Two 8-inch posts with a 4-inch cross-brace at each end are used as a brace in the woven wire fence (see Table 1). Steel “T” posts and pressure-treated wood posts with a 4-inch diameter serve as the posts in the space between the bracing. With one strand of barbed wire at the top, each post is 12 feet apart.
University of Missouri’s Forage Research Center, Linneus, Missouri, J. Gerrish, Fence Systems for Grazing Management
Best Fence for Horses:
High tensile fence for horses options come in a wide variety. Many people use wood fencing, but wood needs upkeep. Despite their weakness, PVC and other polymers are functional. Field fences are sometimes used, although they have poor breaking strength and a high risk of entanglement. For cattle, barbed wire is an alternative, but for horses, it’s an accident waiting to happen. Electricity alone can function but is less long-lasting and containment-friendly. Excellent but pricey alternatives include pipe fences and pipe and cable.
Options for fences come in a wide variety. Many people use wood fencing, but wood needs upkeep. Despite their weakness, PVC and other polymers are functional. Field fences are sometimes used, although they have poor breaking strength and a high risk of entanglement. For cattle, barbed wire is an alternative, but for horses, it’s an accident waiting to happen. Electricity alone can function but is less long-lasting and containment-friendly. Excellent but pricey alternatives include pipe fences and pipe and cable.
Best Horse Fencing Options:
Before you add or replace fencing on your horse property, familiarise yourself with the advantages, disadvantages, and costs of the various materials you can choose. Making informed decisions can enable you to increase the safety, worth, appeal, and utility of your fences. Let’s talk about the building of safe fencing before we examine the wide range of options.
Horse Fence Safety:
No matter the type of fence or the way it is built, one of your aims should be to show the horses a smooth side. Occasionally, do-it-yourselfers make the error of mounting boards on the outside of fence posts, making it simple for horses to knock them loose. A horse that runs along the fence line could also get hurt by the exposed posts. You might not be able to prevent this exposure with cross-pasture fencing; in such circumstances, employing an electric fence wire to build a psychological as well as a physical barrier gives a safe alternative.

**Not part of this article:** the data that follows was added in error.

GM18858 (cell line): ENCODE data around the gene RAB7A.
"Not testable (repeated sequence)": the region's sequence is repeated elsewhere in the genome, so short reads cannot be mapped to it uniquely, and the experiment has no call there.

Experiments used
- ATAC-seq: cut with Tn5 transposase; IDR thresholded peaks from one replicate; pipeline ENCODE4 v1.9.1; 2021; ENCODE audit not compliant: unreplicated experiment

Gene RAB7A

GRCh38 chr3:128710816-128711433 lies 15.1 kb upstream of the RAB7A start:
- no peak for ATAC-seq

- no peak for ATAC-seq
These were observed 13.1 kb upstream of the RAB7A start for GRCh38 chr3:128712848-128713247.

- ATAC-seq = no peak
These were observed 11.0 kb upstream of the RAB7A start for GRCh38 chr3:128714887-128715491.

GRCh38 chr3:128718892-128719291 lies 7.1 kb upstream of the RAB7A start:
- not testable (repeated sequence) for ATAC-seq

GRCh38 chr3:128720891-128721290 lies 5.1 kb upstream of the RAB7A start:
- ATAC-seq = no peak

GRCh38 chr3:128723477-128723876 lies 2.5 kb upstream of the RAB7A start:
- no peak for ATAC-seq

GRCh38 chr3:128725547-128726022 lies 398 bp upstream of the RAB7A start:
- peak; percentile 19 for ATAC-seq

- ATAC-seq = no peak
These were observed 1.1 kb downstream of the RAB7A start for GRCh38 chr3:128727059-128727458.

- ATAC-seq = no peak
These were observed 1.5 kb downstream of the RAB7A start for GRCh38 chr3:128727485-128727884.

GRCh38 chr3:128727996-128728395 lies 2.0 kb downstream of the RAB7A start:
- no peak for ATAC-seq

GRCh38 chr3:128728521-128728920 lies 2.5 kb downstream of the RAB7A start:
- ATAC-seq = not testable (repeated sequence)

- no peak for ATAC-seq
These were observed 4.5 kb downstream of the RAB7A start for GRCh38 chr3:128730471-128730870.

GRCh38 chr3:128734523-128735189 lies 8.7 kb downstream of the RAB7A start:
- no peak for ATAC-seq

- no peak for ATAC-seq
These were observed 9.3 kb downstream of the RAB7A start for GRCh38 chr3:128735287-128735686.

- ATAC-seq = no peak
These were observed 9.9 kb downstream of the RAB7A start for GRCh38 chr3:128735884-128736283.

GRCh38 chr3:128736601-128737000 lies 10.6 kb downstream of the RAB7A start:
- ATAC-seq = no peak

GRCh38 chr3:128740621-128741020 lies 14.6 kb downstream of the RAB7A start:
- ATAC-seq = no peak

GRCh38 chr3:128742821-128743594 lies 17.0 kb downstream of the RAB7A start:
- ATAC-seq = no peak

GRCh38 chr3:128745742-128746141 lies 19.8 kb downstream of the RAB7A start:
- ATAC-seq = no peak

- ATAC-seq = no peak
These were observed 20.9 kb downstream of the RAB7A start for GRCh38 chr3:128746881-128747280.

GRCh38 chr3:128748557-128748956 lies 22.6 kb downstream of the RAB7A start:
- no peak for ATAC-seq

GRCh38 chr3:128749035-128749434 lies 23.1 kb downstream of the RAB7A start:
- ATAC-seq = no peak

fence-building items? Several of our favourites are as follows:
- Wire Fencing
Good fence posts that are put correctly are what give a fence its strength and integrity. Rather than digging and backfilling, a skilled fence builder may be able to drive round wooden posts into the ground, packing the posts more firmly.
If possible, if you are building the fence yourself, think about having a contractor lay the posts in this manner. It’s worth the extra cost because the fence is tougher, lasts longer, and requires less maintenance.
To reduce the risk of a horse being impaled, cover metal T-posts with plastic mushroom-shaped coverings if you must use them. Better still, get caps that will enable you to add an electrified mesh ribbon to improve sight and deter horses from reaching over to nibble. Horses pushing against the wires or mesh while grazing or socializing over the fence frequently damage the wire fencing and can bend fence posts.
The fence you build should be sturdy enough to hold a horse in place, resilient enough to withstand a charge from the animal, and provide a psychological deterrent that prevents a horse from trying to escape in the first place.
Wood board fence:
Wood board fences are highly regarded for their beauty, visibility, and durability. High initial costs ($4 to $5 per linear foot for a conventional, unpainted four-rail fence) and a high maintenance requirement because of horse chewing, weathering, etc. are disadvantages. If startled, horses may break through, and risks such as nails and splinters may exist.
PVC board fence:
PVC boards with internal ribs can withstand breaking but are made to separate under pressure. Not the ideal barrier for an animal weighing 1,000 pounds. To ensure that horses respect the PVC cage and remain contained within it, an electrical wire system is advised.
Pipe steel for a high tensile fence for horses:
A fence made of pipe steel is very durable and sturdy. These fences, however, have no give, and a horse that runs into them risks injury. Fortunately, these occurrences are rare due to strong exposure. Planning must be precise since when the fence is built, adjustments will be challenging and expensive. The need for repainting could arise, however, maintenance is typically low.
FAQs: High tensile fence for horses
What is Centaur® Flexible Horse Fencing Systems?
Horse enthusiasts should use Centaur® HTP® (High Tensile Polymer) equine rail fencing because it is horse-friendly. Flexible horse fence systems keep your horses safely inside. You can select a system to suit your needs with our well-liked Centaur HTP, CenFlex HTP, Hot Rail HTP, PolyPlus, and White Lighting horse fence.
Centaur fencing material, which was developed using a proprietary polymer blend for an extraordinarily strong and flexible horse fence, absorbs pressure without breaking or weakening. There is nothing on the fence railing that may shatter or splinter and hurt your horse, so it remains safe and secure inside your pastures.
Because of the Centaur® flexible fence rail’s design, if a horse pushes or rushes the fence, it will yield just enough to stop an injury without endangering the ranch’s perimeter. Our unique steel-reinforced bar and high-tensile polymer bracket are unbreakable. Centaur equine fencing is guaranteed to do its job and keep your horses secure for many years to come.